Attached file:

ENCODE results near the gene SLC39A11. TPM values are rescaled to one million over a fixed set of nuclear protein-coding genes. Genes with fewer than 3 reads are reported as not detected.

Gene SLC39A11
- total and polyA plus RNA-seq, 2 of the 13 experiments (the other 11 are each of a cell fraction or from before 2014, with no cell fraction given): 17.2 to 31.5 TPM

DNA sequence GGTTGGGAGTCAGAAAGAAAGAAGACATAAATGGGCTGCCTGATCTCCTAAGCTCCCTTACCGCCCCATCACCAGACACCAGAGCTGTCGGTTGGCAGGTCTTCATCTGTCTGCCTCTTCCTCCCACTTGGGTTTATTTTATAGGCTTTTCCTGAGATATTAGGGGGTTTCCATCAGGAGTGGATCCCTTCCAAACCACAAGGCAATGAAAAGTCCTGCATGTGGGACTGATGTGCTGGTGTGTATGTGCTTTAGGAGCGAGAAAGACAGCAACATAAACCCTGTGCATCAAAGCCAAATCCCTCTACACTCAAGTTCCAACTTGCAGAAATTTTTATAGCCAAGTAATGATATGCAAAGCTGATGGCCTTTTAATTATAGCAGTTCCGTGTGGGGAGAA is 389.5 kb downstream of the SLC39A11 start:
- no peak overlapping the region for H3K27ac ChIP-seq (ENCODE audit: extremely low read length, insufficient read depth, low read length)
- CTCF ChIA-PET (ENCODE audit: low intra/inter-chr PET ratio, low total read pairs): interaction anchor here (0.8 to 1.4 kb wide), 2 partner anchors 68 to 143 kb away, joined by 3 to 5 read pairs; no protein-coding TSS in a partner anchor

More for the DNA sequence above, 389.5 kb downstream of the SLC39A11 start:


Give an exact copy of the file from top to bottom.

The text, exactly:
ENCODE results near the gene SLC39A11. TPM values are rescaled to one million over a fixed set of nuclear protein-coding genes. Genes with fewer than 3 reads are reported as not detected.

Gene SLC39A11
- total and polyA plus RNA-seq, 2 of the 13 experiments (the other 11 are each of a cell fraction or from before 2014, with no cell fraction given): 17.2 to 31.5 TPM

DNA sequence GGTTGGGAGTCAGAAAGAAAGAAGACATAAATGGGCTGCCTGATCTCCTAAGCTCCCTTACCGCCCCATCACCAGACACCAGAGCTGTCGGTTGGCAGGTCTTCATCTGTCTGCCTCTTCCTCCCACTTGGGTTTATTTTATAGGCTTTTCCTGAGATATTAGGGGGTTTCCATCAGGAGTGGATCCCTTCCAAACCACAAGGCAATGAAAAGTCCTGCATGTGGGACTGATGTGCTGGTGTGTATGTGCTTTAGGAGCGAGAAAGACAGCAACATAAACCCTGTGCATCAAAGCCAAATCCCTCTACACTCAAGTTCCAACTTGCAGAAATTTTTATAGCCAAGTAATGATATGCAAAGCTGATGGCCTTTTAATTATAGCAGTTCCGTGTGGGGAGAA is 389.5 kb downstream of the SLC39A11 start:
- no peak overlapping the region for H3K27ac ChIP-seq (ENCODE audit: extremely low read length, insufficient read depth, low read length)
- CTCF ChIA-PET (ENCODE audit: low intra/inter-chr PET ratio, low total read pairs): interaction anchor here (0.8 to 1.4 kb wide), 2 partner anchors 68 to 143 kb away, joined by 3 to 5 read pairs; no protein-coding TSS in a partner anchor

More for the DNA sequence above, 389.5 kb downstream of the SLC39A11 start: